A new treatment for acromegaly has recently become available for patients. Called MYCAPSSA, this delayed-release capsule is intended for long term maintenance of acromegaly. Considering that injections are the typical method of administration for treatment, this new option is a big deal. It means that affected individuals have an easier and less painful method of treatment.
Acromegaly is a hormonal disorder that is characterized by an excess of growth hormone. This results in abnormal growth. As the symptoms progress slowly, it may not be noticeable at first, but the appendages will begin to grow and be disproportionate to the rest of the body. Facial features will also enlarge, as can the organs. Excessive sweating and thick, oily skin are also symptoms of this disorder. All of these effects occur due to benign tumors on the pituitary gland, which overproduce growth hormone. Surgery can be used to remove these tumors, which is usually the first treatment option. If it is not an option, doctors will prescribe medications like somatostatin analogs (SSAs), GH receptor antagonists (GHRAs), and dopamine agonists.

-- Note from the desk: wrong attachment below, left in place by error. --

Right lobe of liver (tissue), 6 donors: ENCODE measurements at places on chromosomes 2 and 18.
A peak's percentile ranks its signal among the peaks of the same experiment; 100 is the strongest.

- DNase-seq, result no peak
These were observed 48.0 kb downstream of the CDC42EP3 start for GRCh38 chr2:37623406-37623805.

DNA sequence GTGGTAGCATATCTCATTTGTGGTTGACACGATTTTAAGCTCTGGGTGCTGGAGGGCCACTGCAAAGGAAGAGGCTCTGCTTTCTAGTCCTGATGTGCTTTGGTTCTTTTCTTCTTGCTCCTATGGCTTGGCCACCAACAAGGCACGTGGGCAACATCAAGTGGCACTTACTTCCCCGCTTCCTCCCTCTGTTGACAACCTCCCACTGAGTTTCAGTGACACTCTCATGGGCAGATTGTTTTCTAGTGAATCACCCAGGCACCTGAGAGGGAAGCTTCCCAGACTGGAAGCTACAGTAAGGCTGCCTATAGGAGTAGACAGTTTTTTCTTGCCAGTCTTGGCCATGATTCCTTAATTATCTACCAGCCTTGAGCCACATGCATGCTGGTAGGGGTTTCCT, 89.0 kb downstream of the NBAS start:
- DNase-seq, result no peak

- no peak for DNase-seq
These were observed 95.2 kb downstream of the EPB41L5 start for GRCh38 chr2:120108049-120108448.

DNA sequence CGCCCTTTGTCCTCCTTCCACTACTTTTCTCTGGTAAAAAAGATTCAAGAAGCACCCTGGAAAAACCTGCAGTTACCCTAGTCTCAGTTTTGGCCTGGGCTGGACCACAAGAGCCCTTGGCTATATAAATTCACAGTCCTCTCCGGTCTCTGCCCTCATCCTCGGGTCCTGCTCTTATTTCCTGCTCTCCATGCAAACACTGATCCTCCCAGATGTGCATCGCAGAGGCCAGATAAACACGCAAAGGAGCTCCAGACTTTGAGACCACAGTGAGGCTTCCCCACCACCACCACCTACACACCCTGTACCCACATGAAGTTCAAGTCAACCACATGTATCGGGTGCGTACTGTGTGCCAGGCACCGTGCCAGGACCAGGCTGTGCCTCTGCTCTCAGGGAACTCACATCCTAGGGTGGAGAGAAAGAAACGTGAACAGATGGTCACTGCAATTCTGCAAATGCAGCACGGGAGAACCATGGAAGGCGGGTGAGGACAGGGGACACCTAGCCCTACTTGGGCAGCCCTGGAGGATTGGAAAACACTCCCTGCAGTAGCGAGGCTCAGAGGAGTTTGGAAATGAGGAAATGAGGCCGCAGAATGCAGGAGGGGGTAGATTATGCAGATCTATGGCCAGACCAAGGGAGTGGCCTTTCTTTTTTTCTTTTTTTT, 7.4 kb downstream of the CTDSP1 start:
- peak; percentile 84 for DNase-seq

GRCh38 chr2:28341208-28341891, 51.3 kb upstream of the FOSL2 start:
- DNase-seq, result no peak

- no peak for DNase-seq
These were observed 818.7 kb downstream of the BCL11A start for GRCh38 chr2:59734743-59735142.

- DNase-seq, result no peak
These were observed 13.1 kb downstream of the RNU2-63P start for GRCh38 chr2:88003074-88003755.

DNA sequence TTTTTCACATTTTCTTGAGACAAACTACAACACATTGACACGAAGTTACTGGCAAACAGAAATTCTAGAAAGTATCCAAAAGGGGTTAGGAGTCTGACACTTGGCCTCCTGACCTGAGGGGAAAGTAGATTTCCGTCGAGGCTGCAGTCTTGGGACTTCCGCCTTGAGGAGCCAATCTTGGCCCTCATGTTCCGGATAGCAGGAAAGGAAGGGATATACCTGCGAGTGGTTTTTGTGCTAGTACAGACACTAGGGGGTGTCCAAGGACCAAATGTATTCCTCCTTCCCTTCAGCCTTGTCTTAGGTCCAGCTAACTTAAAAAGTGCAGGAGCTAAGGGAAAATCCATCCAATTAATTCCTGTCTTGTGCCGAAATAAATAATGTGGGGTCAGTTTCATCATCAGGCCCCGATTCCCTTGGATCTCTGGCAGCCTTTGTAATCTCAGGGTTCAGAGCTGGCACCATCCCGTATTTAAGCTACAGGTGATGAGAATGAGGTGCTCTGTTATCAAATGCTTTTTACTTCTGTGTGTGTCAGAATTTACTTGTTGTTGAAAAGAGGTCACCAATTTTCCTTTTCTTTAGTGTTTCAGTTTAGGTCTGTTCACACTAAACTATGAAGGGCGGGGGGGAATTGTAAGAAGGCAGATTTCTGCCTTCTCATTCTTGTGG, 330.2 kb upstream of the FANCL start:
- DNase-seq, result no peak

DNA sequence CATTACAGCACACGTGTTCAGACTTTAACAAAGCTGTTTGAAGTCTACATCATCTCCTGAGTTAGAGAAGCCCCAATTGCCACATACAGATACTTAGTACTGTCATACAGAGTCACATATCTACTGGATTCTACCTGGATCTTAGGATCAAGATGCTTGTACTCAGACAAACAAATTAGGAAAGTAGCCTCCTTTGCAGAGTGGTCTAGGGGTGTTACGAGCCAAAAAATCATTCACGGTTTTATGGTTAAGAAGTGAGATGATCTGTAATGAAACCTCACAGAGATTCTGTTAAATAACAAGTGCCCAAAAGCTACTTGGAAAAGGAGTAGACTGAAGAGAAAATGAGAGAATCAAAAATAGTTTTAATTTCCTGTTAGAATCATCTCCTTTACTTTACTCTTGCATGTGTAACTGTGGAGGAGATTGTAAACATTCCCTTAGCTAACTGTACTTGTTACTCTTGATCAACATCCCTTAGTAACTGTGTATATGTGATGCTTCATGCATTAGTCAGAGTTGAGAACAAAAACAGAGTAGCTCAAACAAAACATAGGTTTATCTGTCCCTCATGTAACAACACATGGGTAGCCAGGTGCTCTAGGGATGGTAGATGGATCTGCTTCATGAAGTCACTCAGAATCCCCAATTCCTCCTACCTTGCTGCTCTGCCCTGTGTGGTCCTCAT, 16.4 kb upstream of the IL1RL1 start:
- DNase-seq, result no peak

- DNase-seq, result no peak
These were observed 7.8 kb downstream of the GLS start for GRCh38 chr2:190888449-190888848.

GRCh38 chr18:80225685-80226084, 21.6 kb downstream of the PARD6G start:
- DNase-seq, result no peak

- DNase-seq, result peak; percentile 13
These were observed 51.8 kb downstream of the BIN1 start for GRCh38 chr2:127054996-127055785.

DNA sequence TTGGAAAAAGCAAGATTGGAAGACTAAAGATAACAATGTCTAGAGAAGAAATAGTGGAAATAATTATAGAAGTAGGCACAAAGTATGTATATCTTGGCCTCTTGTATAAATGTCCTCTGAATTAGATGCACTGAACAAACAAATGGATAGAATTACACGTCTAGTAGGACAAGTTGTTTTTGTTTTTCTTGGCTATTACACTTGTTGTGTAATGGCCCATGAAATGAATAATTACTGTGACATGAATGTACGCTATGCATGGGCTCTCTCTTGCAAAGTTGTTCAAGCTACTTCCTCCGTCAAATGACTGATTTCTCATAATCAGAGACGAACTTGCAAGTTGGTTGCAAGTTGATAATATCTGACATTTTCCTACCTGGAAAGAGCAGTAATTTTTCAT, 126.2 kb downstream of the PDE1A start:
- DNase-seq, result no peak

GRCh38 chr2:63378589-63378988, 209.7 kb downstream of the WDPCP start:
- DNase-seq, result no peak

MYCAPSSA for Acromegaly
MYCAPSSA is a delayed-release capsule form of octreotide; it heavily inhibits growth hormone. It is intended for the long-term maintenance of the disorder for patients who have already responded to octreotide or lanreotide.
As octreotide is typically administered via injection, with needles that can be up to four centimeters in length, this capsule version is a better option for many patients. It causes less pain, there are no injection-site reactions, and there is no reason to miss school or work for the capsule.
The approval for this treatment came after the CHIASMA OPTIMAL trial, which showed that 58% of those on MYCAPSSA had the ability to maintain their insulin-like growth factor-1 responses in comparison to only 19% of those on placebo. Along with this data, all primary and secondary endpoints were met.
While there were adverse effects, they were minimal and typically resolved after the first three months of treatment. The major effect was gastrointestinal symptoms.
Chiasma, the creator of the treatment, is now looking to gain approval in the European Union. The hope is that data from the ongoing MPOWERED trial will lead to approval. Data should be available by the final quarter of this year.
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